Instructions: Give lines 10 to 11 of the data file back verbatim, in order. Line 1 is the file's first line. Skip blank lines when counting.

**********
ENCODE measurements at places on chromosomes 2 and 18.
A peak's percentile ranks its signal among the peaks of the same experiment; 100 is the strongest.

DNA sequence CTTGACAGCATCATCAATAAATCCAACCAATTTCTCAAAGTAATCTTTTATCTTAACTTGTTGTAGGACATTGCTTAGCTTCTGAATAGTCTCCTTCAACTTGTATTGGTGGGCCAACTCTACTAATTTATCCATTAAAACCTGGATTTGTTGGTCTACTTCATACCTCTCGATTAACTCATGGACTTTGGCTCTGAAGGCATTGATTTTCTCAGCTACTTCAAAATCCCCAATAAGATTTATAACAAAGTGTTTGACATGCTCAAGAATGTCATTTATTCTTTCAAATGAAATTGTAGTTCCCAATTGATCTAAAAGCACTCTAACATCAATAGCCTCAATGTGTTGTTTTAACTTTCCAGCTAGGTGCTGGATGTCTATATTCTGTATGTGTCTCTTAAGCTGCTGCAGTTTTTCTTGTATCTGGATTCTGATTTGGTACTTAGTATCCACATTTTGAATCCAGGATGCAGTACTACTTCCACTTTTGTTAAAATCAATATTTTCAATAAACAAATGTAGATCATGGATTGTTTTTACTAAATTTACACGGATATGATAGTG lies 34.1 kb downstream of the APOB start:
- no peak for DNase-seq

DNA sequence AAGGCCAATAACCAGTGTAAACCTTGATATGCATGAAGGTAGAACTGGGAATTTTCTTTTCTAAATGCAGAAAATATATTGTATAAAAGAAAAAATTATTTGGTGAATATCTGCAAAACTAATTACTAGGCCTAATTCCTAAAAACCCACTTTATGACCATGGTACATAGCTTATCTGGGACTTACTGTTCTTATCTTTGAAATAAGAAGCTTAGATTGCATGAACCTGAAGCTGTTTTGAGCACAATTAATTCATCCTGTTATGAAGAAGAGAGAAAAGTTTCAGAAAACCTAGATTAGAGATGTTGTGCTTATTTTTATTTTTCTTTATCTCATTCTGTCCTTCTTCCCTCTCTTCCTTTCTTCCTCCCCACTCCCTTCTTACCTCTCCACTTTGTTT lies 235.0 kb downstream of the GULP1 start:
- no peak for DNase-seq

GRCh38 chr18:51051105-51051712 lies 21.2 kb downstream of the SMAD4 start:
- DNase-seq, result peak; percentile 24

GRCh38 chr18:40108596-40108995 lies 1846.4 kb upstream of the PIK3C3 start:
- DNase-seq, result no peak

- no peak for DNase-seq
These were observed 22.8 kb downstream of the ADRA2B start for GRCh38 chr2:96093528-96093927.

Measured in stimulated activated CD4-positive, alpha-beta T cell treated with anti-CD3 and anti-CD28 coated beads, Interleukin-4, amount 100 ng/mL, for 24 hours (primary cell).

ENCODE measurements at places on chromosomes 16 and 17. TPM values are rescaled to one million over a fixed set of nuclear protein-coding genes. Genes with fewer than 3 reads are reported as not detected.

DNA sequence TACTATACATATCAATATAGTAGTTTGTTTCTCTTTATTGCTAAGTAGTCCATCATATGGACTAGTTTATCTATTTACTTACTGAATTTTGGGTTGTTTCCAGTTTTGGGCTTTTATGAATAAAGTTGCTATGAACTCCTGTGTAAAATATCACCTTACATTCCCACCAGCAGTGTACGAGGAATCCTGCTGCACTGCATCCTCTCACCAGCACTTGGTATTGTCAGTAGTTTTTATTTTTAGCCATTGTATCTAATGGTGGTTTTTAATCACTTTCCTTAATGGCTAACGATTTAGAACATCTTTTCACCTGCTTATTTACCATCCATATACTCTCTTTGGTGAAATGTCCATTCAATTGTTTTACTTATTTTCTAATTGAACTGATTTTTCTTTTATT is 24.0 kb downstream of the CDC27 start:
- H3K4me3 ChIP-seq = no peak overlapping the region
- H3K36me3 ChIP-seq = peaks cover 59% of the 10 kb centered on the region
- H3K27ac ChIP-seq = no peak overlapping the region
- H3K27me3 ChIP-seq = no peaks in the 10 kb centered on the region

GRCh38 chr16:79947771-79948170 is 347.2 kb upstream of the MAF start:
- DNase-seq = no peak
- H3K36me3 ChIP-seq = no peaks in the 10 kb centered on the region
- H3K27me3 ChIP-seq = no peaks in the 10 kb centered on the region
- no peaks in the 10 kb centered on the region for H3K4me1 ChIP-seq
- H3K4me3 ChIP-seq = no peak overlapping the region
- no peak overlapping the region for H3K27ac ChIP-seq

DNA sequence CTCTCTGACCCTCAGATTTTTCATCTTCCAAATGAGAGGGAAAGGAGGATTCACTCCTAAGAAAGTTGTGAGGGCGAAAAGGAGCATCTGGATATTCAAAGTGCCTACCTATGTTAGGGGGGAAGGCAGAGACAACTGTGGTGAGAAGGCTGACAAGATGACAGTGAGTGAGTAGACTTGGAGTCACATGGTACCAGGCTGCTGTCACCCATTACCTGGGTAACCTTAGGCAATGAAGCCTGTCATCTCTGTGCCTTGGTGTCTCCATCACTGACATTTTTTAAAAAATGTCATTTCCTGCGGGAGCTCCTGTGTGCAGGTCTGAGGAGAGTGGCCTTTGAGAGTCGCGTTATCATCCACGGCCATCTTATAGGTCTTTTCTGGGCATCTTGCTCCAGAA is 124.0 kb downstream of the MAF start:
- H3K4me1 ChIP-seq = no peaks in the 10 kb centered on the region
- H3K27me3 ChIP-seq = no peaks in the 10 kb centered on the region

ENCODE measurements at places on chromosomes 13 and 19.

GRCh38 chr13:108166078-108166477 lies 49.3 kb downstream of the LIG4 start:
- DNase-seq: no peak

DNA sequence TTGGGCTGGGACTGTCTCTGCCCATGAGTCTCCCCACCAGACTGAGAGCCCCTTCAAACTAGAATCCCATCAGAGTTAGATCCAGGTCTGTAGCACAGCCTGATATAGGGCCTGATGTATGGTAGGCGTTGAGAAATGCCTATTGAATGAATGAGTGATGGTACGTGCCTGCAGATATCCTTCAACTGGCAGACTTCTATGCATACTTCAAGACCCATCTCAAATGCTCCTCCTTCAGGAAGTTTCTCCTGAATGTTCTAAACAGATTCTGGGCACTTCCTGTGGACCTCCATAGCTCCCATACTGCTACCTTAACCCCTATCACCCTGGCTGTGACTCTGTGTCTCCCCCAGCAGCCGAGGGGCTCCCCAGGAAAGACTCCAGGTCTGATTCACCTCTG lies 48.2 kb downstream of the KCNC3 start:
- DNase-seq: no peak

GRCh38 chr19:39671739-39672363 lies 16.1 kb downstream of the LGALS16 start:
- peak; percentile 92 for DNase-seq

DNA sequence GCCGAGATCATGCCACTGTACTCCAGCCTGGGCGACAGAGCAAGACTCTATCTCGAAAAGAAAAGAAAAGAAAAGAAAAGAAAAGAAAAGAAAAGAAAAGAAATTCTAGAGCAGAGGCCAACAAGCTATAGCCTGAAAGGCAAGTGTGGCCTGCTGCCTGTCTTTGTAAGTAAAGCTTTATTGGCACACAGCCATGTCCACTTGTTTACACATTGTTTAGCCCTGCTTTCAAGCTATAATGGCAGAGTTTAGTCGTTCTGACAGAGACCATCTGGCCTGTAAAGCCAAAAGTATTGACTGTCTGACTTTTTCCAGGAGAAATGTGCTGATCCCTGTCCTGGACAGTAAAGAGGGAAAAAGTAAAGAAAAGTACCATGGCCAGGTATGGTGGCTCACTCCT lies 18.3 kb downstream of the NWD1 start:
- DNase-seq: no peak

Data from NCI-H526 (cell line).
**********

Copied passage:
- DNase-seq, result no peak

- no peak for DNase-seq